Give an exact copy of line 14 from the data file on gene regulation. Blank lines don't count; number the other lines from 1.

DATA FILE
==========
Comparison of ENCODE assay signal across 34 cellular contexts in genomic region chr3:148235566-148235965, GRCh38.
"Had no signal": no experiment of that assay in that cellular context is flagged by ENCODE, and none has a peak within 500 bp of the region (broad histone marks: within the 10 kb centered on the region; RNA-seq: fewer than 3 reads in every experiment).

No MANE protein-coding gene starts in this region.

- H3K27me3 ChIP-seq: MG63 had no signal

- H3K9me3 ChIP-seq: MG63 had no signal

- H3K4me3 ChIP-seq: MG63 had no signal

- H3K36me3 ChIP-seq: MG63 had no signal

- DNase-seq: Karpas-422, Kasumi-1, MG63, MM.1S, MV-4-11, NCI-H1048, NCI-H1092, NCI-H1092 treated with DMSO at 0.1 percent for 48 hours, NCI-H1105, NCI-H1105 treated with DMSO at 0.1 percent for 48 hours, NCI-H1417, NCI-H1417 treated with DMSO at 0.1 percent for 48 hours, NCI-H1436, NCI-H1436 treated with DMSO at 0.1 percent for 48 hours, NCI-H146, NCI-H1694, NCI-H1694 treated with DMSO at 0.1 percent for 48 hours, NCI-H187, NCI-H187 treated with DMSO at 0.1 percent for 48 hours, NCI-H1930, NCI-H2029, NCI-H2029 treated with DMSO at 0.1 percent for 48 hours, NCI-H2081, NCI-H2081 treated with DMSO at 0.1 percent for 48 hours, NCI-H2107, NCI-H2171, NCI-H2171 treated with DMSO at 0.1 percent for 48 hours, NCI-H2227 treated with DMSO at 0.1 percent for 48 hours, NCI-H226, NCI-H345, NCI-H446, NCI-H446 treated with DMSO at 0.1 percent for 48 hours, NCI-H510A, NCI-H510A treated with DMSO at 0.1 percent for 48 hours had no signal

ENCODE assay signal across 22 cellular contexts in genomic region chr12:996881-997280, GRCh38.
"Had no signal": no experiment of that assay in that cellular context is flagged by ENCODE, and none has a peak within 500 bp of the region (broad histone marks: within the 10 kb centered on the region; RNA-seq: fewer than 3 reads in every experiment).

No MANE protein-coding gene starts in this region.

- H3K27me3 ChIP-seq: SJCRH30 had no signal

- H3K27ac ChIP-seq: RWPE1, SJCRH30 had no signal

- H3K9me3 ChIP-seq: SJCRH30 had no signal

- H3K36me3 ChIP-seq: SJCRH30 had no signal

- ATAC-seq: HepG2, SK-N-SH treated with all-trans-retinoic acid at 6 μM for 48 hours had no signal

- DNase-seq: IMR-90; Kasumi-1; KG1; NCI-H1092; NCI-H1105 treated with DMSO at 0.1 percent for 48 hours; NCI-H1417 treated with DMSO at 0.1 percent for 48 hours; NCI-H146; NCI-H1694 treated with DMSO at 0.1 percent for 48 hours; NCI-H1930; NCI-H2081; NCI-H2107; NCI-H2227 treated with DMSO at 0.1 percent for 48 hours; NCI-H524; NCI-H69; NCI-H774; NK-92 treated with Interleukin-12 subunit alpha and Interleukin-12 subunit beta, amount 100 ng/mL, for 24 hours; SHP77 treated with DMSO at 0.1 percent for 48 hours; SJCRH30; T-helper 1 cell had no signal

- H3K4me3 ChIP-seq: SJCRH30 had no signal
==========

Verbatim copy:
- H3K9me3 ChIP-seq: SJCRH30 had no signal